Beijing – The Great Wall of China – 1st May 2014 – Tour day 2

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Early start this morning to get ahead of the crowds.  It is a public holiday in China today and tomorrow so the world and his wife seemed to be on the road.  We got up at 6.15am to get ready to leave by 7. Luggage moved to two day rooms so that we could shower before the beginning of our train journey.
The trip to get to the great wall at Mutianyu, about 90km from Beijing, took almost 3 hours, much of it in heavy traffic.  (Think of the bank holiday get away at home only worse!)
The section of the wall that we went to has been quite heavily prepared for tourists and it was pretty busy.  When we arrived at about 10am, we headed straight to the cable car to take us to the top of the hill that the wall sits on. 
The weather was quite misty, or it may have been the effects of the pollution from Beijing. We spent a couple of hours walking along the top of the wall, through a number of command towers.  The wall follows the contours of the land and as a result, goes up and down.  The climb to the final command post was epic, with very steep steps which seemed to go on for ages. The view at the top was great, although it would have been better without the mist!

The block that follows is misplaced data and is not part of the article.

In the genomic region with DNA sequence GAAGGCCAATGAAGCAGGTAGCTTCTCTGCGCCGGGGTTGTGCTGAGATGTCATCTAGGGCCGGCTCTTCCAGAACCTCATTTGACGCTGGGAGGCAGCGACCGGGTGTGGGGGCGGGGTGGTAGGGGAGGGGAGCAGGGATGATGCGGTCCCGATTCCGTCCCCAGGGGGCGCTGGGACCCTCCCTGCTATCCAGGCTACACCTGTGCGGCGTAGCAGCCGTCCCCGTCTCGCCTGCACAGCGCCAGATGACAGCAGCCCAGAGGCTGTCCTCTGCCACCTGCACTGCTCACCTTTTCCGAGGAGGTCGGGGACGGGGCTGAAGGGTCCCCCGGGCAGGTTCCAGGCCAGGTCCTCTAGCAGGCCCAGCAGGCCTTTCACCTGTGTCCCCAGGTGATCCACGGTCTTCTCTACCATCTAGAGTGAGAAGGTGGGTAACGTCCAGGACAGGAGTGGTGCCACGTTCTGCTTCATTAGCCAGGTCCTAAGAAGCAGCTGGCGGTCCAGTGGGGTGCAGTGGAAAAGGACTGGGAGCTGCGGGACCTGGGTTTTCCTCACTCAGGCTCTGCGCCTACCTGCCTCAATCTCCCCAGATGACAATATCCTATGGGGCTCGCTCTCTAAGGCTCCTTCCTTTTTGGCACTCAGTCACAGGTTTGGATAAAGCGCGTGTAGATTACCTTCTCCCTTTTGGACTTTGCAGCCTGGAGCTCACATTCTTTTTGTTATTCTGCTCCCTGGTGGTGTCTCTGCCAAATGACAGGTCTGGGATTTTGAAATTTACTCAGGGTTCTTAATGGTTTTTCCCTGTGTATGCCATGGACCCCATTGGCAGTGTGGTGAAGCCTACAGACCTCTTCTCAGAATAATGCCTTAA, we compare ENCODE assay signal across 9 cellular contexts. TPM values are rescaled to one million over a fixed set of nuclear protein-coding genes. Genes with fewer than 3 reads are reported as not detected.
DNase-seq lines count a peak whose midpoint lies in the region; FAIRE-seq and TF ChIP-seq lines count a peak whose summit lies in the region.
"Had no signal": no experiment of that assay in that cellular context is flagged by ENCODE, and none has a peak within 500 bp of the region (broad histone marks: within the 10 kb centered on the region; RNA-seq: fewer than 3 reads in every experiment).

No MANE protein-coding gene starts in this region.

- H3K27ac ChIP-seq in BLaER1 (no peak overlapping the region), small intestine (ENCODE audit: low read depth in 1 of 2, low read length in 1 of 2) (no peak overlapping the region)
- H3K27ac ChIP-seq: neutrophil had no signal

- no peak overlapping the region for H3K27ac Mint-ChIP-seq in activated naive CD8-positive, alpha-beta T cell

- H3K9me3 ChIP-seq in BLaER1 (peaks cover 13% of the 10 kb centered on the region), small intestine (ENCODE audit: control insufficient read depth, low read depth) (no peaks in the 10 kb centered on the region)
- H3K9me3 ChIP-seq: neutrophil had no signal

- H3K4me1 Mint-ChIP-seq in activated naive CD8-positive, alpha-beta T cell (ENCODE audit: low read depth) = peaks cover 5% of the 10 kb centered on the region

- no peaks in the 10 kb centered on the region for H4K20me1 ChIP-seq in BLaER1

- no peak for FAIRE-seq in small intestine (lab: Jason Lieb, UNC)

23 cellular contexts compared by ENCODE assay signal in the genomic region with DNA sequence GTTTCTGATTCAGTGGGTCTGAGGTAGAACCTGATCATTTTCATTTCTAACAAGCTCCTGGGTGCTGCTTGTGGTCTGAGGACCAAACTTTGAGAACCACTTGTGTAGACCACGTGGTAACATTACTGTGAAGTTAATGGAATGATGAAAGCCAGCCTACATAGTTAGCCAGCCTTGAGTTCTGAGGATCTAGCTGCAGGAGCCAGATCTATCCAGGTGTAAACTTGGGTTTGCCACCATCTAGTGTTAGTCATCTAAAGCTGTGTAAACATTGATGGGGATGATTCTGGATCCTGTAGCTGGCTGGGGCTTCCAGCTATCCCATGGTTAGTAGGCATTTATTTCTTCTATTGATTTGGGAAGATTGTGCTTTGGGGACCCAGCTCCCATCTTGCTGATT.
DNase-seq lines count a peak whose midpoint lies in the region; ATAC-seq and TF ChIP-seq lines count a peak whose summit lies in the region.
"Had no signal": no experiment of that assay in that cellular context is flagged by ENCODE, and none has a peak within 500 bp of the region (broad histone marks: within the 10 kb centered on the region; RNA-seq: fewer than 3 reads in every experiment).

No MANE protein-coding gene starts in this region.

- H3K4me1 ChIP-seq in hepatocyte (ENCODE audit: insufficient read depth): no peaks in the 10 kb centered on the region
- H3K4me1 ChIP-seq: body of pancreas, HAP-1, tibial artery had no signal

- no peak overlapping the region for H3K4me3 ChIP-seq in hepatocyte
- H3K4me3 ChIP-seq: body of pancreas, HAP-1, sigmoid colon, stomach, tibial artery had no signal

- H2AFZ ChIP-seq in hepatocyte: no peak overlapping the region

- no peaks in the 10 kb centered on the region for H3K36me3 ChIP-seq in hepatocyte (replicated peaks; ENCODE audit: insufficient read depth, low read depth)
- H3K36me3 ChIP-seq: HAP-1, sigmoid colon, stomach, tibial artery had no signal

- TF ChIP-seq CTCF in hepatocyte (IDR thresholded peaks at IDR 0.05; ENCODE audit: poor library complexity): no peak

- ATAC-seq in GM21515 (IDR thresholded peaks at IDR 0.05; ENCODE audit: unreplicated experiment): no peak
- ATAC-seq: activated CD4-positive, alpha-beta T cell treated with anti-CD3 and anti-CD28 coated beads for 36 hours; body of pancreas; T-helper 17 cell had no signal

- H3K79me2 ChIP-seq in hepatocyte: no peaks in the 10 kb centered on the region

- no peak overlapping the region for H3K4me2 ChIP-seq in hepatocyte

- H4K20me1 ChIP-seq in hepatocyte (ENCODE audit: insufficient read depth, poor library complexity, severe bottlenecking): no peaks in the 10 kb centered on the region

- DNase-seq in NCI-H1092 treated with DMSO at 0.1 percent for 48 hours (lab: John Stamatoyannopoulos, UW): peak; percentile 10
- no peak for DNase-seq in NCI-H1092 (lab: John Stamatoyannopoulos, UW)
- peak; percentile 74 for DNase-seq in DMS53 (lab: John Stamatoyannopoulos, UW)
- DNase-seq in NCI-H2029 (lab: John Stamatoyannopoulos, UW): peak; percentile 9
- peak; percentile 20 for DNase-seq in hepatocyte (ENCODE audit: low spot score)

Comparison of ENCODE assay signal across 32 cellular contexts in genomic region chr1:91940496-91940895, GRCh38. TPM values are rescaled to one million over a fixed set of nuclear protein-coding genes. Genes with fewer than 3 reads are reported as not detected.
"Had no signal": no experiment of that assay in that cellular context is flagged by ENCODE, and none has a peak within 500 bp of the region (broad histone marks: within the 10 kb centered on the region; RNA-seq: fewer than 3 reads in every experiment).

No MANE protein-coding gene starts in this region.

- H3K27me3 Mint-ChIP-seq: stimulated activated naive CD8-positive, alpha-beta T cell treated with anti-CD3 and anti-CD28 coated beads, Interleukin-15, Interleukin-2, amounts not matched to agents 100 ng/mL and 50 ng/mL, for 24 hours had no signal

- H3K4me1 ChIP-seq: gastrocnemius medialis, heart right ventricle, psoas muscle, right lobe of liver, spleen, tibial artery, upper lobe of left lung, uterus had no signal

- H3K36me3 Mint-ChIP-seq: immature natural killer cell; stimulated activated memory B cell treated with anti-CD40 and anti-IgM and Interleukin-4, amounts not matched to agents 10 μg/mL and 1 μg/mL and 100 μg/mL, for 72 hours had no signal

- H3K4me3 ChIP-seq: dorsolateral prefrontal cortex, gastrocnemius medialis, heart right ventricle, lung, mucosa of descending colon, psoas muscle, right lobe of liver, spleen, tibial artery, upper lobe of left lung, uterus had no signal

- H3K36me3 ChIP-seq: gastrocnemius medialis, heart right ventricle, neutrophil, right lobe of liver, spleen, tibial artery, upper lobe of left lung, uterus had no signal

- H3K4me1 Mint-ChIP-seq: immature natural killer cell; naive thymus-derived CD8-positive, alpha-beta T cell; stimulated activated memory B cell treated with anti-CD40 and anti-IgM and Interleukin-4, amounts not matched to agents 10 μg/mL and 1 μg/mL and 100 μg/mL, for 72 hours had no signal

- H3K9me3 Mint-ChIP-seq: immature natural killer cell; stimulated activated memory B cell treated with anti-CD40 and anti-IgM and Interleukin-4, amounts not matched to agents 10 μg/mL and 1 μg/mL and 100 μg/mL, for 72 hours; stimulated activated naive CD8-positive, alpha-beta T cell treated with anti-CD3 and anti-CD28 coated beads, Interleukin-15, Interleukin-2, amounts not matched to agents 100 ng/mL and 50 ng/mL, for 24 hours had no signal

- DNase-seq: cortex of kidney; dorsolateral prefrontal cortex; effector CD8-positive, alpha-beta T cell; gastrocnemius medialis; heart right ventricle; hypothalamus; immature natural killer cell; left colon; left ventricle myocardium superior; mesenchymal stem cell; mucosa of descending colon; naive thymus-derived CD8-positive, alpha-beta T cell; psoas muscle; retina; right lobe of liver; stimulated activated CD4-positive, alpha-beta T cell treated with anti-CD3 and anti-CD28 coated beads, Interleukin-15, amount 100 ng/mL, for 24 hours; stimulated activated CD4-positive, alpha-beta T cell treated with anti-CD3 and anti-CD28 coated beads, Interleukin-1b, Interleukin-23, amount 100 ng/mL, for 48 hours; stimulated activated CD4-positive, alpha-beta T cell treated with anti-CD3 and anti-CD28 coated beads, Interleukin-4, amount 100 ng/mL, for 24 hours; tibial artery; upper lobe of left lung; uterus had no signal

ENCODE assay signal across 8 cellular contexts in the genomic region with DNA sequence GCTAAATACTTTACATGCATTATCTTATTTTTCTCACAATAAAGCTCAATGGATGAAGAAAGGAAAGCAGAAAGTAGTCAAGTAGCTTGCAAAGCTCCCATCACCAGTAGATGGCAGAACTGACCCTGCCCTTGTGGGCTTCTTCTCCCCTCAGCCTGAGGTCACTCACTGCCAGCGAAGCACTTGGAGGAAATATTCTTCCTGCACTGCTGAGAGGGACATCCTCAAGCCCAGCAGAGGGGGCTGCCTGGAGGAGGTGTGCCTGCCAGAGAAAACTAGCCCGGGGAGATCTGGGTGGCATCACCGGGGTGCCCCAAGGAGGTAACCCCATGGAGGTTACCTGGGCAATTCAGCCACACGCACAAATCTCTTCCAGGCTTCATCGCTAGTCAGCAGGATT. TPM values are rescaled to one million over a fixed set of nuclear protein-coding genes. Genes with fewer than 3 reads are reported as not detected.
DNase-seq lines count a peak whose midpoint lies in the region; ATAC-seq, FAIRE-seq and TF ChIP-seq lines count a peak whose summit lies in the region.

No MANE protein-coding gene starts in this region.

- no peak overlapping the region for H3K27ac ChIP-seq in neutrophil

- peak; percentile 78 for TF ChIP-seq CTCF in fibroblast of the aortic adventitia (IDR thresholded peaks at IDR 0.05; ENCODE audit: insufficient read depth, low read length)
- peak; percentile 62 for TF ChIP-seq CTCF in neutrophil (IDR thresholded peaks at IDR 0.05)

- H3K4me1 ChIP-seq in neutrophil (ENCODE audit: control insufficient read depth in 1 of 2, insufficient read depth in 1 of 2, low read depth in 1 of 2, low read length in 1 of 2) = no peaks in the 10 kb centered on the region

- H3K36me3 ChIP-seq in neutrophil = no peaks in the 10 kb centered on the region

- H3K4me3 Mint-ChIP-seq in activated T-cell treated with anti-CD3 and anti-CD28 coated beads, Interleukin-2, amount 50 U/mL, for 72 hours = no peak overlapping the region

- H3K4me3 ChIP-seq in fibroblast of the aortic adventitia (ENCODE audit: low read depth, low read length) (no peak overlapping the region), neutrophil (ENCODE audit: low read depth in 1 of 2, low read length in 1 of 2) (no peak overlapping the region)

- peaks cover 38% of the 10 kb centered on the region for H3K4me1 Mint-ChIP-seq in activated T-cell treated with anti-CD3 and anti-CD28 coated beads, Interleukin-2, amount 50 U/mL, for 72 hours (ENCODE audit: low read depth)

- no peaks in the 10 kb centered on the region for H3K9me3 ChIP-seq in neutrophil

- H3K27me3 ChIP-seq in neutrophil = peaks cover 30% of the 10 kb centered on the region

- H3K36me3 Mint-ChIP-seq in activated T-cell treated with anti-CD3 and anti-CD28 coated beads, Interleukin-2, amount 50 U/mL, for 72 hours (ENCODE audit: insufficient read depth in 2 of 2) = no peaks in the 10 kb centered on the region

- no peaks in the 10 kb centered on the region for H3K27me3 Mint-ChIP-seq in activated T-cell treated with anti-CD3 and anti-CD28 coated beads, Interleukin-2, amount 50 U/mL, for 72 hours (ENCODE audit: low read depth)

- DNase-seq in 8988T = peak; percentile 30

We then retraced our steps back to the cable car and headed down, through the obligatory range of tourist stands selling the usual tat.  Before heading back onto our bus, we had a quick snack and shared two pancakes, one savoury with egg, onion and a local bread, and the other sweet, with chocolate and banana.  To quench our thirsts, we had a small can of cold Beijing beer which our tour leader negotiated down from 45 yuan to 10 yuan (about £1).
The drive back to Beijing was far quicker and when we arrived, we went for a quick drink then back to the room for a shower before having some food. At 5.45, we met in the lobby to walk about 10 minutes to the bus that would take us to the railway station for our 4000km, 44 hour journey to Lhasa.  This coincided with a darkening of the clouds and thunder, lightning and rain! We all had to go back into our main bags to retrieve our waterproofs before venturing out into the weather.  The journey to the station was uneventful and when we arrived we went through security, scanners and our bags were x-rayed.  We all agreed to pay 20 yuan to have the ‘red hat’ service where our bags were carried to the train and supposedly allowed us priority boarding.  This turned out not to be the case and when time came to board it was a bit of a scrum!   We found our compartment and Ed and I are sharing with 4 others from our trip.  However, two Chinese people were insistent that we had the wrong carriage and this resulted in us struggling to get back into the corridor with all our bags.  Eventually, our guide confirmed that we were correct and the Chinese thought this was hilarious!
Our first evening was spent having a couple of beers in our compartment with our roomies and lights out at 10pm meant it was time for me to climb (and I mean climb) up into the top bunk.

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